What is protected flora?

Protected flora are native plants that have legal protection under the Flora and Fauna Guarantee Act 1988 (FFG Act).

The protected flora list includes plants from 3 sources:

  1. Plant taxa (species, subspecies or varieties) listed as threatened under the FFG Act
  2. Plant taxa belonging to communities listed as threatened under the FFG Act
  3. Plant taxa which are not threatened but require protection for other reasons. For example, some species which are attractive or highly sought after, such as orchids and grass trees, are protected so that the removal of these species from the wild can be controlled.

Swainsona reticulata

Changes to protected flora

The FFG Amendment Act 2019 introduces changes to the categories of protected flora, the way they are regulated, and the penalties associated with their protection.

With the creation of the ‘restricted use protected flora’ category under the amended FFG Act, the current protected flora list will be reviewed. For the moment, all current protected flora will remain as ‘generally protected flora’ until this review is complete.

Changes to protected flora regulation

The amended FFG Act creates two categories of protected flora; ‘restricted use protected flora’, and all other protected flora (referred to as ‘generally protected flora’).

These categories have separate controls in place regarding how people interact with them, and separate penalties if people don’t adhere to them.

Restricted use protected flora’ are those flora that are exclusively threatened by take* for commercial or personal use (e.g. not at risk from other activities). Take for other reasons (e.g. take incidental to track maintenance etc.) isn’t restricted as long as reasonable care is taken not to impact the taxon.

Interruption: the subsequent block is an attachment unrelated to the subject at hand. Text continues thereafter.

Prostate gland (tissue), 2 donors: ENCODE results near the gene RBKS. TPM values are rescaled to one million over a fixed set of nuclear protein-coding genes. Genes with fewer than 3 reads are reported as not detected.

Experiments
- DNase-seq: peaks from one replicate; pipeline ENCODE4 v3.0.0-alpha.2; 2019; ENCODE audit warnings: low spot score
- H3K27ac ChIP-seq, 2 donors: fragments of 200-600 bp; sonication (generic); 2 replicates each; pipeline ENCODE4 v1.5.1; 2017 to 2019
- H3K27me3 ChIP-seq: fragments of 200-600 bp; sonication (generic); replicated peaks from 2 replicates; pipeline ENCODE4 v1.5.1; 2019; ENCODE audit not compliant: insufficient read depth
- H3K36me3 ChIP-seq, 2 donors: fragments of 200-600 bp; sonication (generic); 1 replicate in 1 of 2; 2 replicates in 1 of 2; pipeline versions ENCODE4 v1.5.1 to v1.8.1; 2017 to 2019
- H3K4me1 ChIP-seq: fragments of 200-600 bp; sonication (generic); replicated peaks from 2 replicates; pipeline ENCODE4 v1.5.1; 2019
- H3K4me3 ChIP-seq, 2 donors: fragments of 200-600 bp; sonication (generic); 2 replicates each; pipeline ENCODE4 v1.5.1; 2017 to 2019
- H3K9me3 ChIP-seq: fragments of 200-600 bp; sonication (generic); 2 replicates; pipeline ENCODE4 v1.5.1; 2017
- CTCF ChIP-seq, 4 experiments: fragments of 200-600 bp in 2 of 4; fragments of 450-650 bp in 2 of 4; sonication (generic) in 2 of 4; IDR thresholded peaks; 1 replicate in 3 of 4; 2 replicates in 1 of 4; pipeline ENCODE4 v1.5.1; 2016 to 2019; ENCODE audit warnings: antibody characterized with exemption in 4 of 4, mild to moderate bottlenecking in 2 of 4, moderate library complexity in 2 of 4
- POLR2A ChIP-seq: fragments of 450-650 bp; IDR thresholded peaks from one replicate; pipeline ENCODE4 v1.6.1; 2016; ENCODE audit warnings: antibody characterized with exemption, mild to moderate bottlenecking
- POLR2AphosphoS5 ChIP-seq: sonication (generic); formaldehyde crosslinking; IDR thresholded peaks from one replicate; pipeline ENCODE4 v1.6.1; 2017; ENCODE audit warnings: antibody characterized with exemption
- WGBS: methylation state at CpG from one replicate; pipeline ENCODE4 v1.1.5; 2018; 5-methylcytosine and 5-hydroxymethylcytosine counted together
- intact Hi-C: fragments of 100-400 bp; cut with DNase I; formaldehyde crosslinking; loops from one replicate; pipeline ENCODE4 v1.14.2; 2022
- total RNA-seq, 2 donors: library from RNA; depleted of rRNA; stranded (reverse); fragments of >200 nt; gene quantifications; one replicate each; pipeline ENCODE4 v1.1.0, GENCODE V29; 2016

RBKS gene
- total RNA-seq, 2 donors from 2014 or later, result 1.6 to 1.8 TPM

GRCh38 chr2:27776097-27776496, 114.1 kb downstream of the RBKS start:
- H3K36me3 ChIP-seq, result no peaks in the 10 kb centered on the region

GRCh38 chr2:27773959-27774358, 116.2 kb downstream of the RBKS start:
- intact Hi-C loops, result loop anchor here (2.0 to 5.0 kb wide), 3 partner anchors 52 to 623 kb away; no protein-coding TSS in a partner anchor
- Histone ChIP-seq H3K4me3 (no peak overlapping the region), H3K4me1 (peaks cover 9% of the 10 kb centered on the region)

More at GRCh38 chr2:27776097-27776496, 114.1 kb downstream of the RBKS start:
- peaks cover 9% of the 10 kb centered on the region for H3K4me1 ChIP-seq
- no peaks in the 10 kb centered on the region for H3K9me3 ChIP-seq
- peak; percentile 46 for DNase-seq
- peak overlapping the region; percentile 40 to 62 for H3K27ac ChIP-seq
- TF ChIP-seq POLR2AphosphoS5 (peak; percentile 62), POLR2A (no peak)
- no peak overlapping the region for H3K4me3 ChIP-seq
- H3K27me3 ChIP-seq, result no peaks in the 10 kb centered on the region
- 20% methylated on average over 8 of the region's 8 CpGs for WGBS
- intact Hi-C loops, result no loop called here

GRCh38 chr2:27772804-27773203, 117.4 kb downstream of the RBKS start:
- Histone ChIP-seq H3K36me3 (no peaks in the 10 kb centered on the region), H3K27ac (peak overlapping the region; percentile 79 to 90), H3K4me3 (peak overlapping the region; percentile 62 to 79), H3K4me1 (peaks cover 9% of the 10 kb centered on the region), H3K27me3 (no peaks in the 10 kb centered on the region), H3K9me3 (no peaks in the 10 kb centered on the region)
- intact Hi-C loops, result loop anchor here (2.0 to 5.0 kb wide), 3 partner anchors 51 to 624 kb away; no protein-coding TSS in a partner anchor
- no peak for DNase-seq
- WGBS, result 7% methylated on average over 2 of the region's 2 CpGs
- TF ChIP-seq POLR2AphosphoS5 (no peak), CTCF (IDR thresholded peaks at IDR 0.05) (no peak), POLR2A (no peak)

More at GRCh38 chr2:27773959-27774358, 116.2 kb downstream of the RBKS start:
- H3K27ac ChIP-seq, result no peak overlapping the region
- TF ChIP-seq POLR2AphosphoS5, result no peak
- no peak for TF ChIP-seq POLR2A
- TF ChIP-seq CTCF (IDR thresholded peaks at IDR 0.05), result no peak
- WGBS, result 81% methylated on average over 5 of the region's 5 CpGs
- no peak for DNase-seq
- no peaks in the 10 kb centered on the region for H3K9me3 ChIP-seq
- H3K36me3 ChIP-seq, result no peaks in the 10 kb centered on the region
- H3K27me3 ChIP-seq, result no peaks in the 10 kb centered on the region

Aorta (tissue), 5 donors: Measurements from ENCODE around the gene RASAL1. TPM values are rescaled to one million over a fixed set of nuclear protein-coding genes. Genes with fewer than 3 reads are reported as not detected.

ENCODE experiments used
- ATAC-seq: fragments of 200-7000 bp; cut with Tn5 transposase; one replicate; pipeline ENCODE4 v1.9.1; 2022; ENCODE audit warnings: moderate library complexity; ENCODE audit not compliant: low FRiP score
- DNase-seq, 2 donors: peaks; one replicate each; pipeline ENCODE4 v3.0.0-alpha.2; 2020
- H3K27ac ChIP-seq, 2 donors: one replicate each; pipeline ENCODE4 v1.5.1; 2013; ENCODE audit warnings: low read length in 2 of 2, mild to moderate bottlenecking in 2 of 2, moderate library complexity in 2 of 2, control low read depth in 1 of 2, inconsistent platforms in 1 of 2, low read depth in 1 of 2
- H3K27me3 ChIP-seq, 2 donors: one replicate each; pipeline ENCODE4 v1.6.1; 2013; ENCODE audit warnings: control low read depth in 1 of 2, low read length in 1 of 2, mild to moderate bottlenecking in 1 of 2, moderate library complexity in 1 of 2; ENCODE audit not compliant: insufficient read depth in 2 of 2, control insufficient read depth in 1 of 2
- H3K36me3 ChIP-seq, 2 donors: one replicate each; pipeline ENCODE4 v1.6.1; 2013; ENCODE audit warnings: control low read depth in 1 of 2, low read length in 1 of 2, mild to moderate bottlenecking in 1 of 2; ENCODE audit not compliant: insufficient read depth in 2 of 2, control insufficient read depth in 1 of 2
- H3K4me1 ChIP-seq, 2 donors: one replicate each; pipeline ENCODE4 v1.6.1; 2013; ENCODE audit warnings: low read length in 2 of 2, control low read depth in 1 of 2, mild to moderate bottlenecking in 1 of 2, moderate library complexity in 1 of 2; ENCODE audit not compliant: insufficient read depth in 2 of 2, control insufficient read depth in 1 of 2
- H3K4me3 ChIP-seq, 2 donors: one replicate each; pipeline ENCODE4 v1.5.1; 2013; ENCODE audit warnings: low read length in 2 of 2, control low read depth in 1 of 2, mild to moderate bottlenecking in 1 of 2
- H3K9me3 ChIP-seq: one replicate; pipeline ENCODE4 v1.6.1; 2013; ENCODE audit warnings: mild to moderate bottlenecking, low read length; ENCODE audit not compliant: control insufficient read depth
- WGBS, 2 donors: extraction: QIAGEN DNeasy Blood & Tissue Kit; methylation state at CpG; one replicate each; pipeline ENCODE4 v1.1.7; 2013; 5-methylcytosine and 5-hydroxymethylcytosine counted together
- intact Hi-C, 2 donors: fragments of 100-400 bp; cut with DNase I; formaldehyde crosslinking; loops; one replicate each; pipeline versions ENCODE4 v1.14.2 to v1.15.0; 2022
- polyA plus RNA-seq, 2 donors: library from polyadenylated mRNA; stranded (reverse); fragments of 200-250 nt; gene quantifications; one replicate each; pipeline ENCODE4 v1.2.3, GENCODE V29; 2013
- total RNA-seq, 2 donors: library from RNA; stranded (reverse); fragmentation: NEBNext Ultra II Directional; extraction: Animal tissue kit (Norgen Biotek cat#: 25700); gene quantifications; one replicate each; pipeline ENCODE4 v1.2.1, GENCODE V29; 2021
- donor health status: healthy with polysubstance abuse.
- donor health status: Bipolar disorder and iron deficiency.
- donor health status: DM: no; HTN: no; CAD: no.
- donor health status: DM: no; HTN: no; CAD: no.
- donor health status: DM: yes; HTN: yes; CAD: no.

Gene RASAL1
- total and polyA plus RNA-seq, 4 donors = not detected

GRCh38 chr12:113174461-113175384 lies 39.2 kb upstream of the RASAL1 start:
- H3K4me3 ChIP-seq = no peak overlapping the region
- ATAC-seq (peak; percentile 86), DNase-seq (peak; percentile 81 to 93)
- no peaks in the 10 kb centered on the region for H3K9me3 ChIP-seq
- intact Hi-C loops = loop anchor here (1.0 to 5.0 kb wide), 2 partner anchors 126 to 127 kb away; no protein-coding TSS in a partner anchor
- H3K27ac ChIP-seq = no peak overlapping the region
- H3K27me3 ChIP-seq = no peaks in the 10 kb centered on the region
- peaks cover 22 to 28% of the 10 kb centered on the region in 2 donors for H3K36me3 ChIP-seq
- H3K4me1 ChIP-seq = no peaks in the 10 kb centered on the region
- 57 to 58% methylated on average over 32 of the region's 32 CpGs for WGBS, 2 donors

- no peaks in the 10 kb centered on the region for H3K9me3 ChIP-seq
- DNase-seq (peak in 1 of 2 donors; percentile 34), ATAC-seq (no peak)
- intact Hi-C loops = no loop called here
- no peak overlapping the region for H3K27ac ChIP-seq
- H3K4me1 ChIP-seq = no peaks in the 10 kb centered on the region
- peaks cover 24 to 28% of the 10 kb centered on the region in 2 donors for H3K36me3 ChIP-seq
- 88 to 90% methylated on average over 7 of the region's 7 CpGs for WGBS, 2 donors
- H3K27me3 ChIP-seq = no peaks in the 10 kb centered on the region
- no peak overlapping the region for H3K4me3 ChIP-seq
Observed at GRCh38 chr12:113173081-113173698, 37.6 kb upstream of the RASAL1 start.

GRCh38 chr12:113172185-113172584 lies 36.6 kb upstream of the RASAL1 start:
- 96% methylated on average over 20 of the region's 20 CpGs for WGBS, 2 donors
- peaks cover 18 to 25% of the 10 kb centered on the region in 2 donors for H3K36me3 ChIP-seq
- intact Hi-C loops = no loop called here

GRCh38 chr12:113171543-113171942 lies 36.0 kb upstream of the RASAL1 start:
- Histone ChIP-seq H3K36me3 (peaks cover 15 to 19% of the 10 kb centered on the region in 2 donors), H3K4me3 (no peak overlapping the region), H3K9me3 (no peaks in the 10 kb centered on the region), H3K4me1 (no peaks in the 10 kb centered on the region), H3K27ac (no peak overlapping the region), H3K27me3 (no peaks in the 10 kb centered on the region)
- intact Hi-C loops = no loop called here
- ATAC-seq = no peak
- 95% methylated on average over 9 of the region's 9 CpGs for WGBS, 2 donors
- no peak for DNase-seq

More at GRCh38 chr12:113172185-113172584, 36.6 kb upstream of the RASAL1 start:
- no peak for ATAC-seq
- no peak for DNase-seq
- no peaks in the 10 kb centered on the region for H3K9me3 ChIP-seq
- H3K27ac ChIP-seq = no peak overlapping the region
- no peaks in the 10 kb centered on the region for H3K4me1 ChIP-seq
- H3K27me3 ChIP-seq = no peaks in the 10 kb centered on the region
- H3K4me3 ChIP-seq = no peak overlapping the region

*Take means to kill, injure, disturb or collect

Generally protected flora’ refers to all other protected flora that are threatened by take for all other reasons (e.g. development, infrastructure maintenance works, etc.) and can include those species at risk of both commercial/personal take and incidental take.

A licence or permit is required under the Act for the take, trade, keeping or movement of:

  • ‘restricted use protected flora’ if those activities are for the purpose of sale or personal use;
  • ‘generally protected flora’ for any purpose.

There are some circumstances in which a licence/permit is not required, these are if:

  • the member of protected flora was taken from private land and the person is the landowner or a person given permission by the landowner AND it was not taken for the purposes of sale
  • the member of protected flora was lawfully propagated
  • the person was acting in accordance with a Governor in Council Order
  • the member of protected flora was accidentally taken despite reasonable care being exercised to not take the member
  • the person is a public authority acting in accordance with a Public Authority Management Agreement (generally protected flora only).

There are currently 4 orders which authorise the taking of protected flora subject to the terms and conditions outlined in the orders:

A person may take, trade in, keep, move or process protected flora from private land except for:

  1. flora from a critical habitat. The order also outlines the conditions for trading tree ferns and grass trees.
  2. tree-ferns, grasstrees or sphagnum moss taken for the purpose of sale

See order here

A person may take protected flora in State forest and Crown land where that taking is a result of, or incidental to, forest produce (including timber) harvesting operations or associated road works authorised under the Forests Act 1958 or timber harvesting operations authorised under the Sustainable Forests (Timber) Act 2004.

See order here